making local government more ethical

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Transparency

Robert Wechsler
Many government ethics professionals don't like waivers. I think they're valuable. Basically, they are requests for an advisory opinion in which the official recognizes that certain conduct would constitute an ethics violation, but wants a determination that he can engage in the conduct due to special circumstances. The result of such a determination is the creation of a new, narrow exception to a rule. This is a good way of preventing bad unforeseen consequences of a rule. But waivers must be...
Robert Wechsler
A conflict situation in my state of Connecticut is instructive regarding a basic concept of government ethics, as well as a basic concept of legislative immunity.

Legislators insist that they require immunity because their motives in making decisions cannot be questioned outside their body. Government ethics, on the other hand, does not consider motive, only conduct and relationships. This is one of the principal reasons why I argue that legislative immunity does not protect...
Robert Wechsler
Because Massachusetts has one of the better state ethics programs with jurisdiction over local officials, there are very few local ethics programs, unlike the situation in Florida, California, or Texas, for example.

But there have been some recent ethics reform efforts at the local level. Most recently, according to an article last week in the...
Robert Wechsler
Here's a good way to get around local government transparency laws. If you want an appointee's activities to remain secret, let him be hired by a private entity, give money to the private entity sufficient to pay his salary, and don't communicate with him via government-owned computers or smartphones.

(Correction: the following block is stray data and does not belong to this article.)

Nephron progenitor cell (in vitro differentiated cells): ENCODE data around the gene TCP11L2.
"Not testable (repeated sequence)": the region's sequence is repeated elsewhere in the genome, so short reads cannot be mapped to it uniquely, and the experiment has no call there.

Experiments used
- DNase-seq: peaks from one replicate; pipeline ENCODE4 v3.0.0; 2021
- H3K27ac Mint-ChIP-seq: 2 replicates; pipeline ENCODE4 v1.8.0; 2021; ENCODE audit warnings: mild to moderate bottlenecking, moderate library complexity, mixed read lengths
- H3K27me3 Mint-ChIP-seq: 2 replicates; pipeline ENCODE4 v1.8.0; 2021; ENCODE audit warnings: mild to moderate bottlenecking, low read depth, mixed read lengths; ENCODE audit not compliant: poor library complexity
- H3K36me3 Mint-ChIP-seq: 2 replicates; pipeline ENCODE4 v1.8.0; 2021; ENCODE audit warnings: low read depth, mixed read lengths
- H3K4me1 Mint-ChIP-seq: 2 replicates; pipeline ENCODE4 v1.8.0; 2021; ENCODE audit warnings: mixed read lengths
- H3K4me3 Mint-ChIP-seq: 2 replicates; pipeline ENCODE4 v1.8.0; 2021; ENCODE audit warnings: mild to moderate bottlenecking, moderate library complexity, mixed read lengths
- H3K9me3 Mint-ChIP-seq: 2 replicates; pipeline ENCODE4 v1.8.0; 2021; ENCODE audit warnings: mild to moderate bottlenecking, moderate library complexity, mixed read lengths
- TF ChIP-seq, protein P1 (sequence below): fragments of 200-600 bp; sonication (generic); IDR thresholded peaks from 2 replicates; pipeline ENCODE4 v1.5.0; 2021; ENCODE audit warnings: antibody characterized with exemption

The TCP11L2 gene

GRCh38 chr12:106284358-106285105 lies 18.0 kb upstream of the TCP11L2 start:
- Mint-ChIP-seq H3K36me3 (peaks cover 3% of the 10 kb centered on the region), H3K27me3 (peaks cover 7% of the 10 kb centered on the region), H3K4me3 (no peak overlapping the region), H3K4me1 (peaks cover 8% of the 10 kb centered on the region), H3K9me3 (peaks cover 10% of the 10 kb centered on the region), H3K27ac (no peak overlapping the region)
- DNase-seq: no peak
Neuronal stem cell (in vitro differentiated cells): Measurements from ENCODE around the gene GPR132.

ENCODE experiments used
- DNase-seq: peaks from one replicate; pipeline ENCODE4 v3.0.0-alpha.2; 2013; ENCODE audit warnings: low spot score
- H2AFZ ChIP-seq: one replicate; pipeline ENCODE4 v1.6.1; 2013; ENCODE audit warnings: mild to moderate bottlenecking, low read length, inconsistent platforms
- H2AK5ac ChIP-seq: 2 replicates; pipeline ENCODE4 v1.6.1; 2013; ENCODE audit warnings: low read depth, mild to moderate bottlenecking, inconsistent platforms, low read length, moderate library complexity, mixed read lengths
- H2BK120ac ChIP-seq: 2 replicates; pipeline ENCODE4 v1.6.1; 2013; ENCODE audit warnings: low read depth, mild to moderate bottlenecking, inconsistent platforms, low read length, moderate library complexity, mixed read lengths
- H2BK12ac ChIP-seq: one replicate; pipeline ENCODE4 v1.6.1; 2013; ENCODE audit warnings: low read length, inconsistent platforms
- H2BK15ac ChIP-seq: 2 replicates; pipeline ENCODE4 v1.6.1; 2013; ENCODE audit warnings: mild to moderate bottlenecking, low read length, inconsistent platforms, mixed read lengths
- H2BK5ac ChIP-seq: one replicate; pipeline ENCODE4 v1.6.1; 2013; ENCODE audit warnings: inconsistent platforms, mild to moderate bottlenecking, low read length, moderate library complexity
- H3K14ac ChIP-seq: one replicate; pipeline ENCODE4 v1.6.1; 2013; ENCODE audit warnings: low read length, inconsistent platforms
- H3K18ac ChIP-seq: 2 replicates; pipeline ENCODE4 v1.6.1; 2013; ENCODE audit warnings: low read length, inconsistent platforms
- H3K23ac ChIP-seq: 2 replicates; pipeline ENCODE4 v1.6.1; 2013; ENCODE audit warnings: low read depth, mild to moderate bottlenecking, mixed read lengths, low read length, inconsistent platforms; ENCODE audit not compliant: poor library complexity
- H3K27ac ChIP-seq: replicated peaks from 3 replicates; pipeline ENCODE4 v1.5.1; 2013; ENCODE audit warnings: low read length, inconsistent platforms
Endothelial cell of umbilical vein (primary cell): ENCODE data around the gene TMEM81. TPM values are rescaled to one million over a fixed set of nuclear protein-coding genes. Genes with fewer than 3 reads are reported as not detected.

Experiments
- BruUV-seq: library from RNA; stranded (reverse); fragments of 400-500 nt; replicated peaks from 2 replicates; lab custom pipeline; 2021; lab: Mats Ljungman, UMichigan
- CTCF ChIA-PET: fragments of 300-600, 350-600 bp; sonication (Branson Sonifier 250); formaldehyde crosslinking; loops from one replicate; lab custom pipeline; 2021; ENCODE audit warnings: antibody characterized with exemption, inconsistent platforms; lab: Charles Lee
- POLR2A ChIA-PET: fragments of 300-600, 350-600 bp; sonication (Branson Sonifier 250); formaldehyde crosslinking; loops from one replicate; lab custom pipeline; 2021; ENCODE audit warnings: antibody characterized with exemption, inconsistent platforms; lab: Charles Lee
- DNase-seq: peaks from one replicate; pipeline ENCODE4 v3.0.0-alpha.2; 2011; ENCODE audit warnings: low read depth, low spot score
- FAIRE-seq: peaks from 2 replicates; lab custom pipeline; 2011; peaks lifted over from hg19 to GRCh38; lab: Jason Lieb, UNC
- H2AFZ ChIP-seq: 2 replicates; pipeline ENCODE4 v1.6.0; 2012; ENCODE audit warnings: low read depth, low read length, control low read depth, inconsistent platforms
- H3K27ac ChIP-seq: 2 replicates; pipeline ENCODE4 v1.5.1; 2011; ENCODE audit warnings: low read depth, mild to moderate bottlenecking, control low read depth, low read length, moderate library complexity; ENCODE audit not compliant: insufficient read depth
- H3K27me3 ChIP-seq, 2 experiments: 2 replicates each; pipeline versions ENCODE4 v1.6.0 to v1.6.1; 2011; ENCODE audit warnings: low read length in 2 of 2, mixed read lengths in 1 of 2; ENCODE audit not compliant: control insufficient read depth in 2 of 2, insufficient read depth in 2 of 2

You might think that this would only occur with relatively obscure individuals and entities, aides who can do dirty work that an agency wants to keep hush-hush, hired by a social...
Robert Wechsler
"The deep problem with the system was a kind of moral inertia. So long as it served the narrow self-interests of everyone inside it, no one on the inside would ever seek to change it, no matter how corrupt or sinister it became — though even to use words like 'corrupt' or 'sinister' made serious people uncomfortable, so Katsuyama avoided them. Maybe his biggest concern, when he spoke to city residents, was that he be seen as just another nut with a conspiracy theory."

This seems...
Robert Wechsler
In most cities and counties throughout the United States, the city or county attorney is in charge of the government ethics program. I have written a great deal about why this is not a best practice, but city and county attorneys still keep providing further reasons. Here's one from Tioga County, NY.

According to an article in the Star-...

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